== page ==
6 – Questing (McLaughlin, Ortiz, 5-2). McLaughlin will be looking to complete his second straight Saratoga sweep of the 3-year-old filly races. Last year he swept both the Coaching Club and Alabama with It’s Tricky and he’ll try to do the same with Questing. Jockey Irad Ortiz, Jr. will look to win his third Grade 1 of the meet aboard Questing who is ready to roll according to her trainer. “She has been doing great since the Coaching Club, “ said McLaughlin. “She’s training well and is happy. Hopefully she can keep doing what she has been doing. We just have to hope she can repeat the performances she gave in her last two.”

7 – In Lingerie (Pletcher, Velazquez, 6-1). The dangerous Saratoga combination of Pletcher/Velazquez is red-hot at Saratoga winning 38 percent of their races over the past two weeks as of Wednesday. The Black-Eyed Susan winner finished third in the Coaching Club and should be good value at the windows if she stays anywhere around her morning line. The outside post should help her according to Pletcher, the current leading trainer at the meet. “She kind of got stuck down inside and held up, and I don’t think that’s her running style. We hope for more of the kind of trip we got in the Black-Eyed Susan.”

Post Time Outlook:  The race should be extremely competitive and we like how McLaughlin has had his horses ready for the big races at Saratoga, so we’ll go with Questing to complete the sweep.

1 – Questing; 2 – Zo Impressive; and 3 – Grace Hall 

Gene Kershner is a Buffalo-based turf writer and handicapper who blogs at equispace.blogspot.com and tweets @EquiSpace.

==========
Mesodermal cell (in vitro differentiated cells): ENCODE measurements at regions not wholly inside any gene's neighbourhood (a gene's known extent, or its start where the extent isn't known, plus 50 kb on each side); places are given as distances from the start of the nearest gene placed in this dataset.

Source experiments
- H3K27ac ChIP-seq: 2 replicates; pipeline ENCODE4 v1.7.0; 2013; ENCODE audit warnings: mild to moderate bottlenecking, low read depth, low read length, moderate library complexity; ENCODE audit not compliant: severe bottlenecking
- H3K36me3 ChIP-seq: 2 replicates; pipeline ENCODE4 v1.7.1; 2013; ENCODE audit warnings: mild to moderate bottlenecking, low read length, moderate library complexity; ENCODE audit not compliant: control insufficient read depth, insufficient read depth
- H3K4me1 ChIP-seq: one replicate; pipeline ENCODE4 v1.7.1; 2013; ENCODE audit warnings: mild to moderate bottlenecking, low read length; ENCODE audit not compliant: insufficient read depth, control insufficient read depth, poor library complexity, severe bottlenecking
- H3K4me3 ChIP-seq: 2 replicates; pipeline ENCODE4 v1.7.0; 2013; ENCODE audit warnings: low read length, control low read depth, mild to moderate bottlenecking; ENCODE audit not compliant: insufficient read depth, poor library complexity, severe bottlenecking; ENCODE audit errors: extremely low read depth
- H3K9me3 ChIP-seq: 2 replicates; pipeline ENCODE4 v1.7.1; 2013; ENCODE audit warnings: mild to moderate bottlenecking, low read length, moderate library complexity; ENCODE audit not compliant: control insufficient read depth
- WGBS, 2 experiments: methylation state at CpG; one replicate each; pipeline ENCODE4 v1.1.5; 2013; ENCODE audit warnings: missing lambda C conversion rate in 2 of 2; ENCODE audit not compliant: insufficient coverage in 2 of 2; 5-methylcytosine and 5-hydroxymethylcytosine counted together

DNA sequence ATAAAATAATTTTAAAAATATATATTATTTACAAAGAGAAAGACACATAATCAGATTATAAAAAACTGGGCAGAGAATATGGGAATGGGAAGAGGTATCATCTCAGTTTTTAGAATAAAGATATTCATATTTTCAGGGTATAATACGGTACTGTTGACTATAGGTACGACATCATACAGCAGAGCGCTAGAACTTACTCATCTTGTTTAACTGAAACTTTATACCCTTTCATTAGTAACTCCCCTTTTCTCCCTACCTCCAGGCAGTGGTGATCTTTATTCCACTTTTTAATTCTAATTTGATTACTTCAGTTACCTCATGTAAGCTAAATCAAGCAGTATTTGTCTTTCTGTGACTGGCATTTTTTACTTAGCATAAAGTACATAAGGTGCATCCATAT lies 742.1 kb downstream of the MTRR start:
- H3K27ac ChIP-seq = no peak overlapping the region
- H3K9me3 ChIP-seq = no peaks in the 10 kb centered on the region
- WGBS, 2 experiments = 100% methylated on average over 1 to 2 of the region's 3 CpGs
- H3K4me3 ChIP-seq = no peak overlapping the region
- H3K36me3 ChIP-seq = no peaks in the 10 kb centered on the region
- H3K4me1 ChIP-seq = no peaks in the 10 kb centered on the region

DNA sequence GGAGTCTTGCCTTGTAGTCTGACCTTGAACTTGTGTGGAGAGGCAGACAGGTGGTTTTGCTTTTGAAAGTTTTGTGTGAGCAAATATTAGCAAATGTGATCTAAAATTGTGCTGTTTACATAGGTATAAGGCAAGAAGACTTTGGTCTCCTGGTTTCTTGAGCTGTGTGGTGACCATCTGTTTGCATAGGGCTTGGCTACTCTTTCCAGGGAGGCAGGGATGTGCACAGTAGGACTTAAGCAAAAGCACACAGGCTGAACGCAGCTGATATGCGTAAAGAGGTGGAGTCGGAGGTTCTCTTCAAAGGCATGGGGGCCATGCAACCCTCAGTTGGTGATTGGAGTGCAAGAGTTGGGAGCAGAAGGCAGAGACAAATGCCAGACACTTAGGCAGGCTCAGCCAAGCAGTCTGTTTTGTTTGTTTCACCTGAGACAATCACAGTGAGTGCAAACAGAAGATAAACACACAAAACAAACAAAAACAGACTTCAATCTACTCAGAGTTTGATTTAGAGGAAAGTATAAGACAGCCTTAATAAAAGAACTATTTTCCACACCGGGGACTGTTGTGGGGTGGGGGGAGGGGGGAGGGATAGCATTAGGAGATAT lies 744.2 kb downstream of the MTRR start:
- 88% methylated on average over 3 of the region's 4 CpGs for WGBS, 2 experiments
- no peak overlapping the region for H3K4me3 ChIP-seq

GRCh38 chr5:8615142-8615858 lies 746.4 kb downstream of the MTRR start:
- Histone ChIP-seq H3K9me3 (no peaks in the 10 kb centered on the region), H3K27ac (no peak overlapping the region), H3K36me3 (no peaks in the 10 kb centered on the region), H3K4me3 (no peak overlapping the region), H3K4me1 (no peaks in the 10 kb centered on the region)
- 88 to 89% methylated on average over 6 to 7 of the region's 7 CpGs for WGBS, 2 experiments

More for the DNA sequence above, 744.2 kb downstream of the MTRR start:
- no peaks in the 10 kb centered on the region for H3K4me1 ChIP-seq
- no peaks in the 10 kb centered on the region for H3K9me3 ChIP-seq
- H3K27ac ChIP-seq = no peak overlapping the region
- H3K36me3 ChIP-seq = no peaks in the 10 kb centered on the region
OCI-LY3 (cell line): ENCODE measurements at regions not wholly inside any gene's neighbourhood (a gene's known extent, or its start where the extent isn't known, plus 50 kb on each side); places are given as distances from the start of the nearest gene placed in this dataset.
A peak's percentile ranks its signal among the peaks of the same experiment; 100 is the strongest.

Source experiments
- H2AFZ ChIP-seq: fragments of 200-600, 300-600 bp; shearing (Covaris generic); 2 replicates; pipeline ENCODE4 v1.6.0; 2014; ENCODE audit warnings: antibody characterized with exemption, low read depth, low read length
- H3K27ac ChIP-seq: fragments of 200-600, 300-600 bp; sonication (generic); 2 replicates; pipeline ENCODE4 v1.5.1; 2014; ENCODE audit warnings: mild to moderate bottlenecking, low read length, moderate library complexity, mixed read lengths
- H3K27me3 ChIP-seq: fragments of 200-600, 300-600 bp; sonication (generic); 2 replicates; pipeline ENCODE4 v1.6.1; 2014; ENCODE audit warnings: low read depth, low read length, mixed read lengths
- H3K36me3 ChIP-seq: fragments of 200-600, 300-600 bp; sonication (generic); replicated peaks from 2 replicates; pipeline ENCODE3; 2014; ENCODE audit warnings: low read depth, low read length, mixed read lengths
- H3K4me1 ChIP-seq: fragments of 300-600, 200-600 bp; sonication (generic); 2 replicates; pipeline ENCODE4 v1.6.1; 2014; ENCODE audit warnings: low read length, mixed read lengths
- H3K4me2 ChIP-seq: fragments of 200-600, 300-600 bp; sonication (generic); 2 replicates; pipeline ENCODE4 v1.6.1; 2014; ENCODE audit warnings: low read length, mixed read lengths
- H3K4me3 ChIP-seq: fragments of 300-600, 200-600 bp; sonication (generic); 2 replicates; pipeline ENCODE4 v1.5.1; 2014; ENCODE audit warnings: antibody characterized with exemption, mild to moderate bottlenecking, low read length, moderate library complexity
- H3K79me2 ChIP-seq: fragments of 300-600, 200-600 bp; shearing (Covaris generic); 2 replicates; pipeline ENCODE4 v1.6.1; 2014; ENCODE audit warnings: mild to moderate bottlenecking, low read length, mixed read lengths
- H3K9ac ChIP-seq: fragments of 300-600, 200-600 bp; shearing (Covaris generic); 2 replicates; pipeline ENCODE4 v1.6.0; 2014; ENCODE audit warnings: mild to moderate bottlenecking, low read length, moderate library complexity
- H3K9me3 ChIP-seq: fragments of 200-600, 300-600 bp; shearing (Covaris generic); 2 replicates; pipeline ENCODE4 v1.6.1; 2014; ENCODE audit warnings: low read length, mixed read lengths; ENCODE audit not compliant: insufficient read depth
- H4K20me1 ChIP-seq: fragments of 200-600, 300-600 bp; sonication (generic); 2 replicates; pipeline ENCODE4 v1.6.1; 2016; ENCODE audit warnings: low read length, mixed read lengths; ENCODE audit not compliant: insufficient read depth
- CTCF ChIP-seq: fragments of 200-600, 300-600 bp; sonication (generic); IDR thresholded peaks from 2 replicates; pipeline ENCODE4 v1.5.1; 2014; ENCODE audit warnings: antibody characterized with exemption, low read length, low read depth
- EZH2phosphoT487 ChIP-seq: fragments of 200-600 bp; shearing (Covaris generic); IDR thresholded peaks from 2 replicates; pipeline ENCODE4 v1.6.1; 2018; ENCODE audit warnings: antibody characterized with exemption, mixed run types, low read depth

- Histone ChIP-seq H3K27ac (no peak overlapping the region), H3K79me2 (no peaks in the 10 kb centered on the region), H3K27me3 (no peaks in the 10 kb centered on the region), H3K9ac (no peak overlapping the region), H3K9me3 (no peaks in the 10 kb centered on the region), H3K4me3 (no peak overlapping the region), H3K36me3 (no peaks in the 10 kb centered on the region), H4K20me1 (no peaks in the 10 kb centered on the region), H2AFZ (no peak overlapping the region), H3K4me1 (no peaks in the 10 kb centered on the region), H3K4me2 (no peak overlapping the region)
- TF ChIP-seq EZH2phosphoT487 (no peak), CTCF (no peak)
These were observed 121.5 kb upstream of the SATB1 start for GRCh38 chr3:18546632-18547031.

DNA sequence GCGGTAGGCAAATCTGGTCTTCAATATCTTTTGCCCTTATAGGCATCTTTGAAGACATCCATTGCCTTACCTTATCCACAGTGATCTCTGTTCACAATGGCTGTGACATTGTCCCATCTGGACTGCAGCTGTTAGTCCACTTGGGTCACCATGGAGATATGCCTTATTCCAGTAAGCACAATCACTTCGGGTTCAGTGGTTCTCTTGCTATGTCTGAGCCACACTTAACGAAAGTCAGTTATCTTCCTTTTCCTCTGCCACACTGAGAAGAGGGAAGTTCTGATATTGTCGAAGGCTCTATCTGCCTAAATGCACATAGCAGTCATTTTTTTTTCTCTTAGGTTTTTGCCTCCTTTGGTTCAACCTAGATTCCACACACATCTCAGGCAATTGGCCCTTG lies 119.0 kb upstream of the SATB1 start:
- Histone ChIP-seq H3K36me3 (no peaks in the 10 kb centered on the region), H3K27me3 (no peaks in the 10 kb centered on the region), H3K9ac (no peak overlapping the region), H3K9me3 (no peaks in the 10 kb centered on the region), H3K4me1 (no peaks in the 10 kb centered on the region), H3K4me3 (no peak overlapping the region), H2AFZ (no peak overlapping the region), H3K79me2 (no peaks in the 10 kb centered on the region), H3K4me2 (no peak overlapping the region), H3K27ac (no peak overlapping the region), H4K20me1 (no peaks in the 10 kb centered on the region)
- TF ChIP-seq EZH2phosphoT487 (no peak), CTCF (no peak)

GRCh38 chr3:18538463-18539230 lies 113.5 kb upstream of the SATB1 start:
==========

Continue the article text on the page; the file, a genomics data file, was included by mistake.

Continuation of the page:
Bandits notebook: Two more changes

Changes were expected when the Bandits had a losing season and were eliminated in the playoffs. That's doesn't mean all change is good.

With Mike Thompson retiring, who is going to make all of the Bandits laugh?

Thompson was one of the most upbeat, good-natured athletes in pro sports during his career. He'd always greet people with a smile, no matter how things were going for him personally. On a personal note, when I took over for Tom Borrelli on the Bandits' beat, he immediately made me feel welcome around the team.

Thompson had been said to be considering retirement during the current offseason. On Thursday he made it official. Thompson suffered a knee injury late last season. He no doubt saw the toll the sport takes on goalies, including watching Ken Montour leave with concussion-related issues, and wanted to get out while he coul in one piece.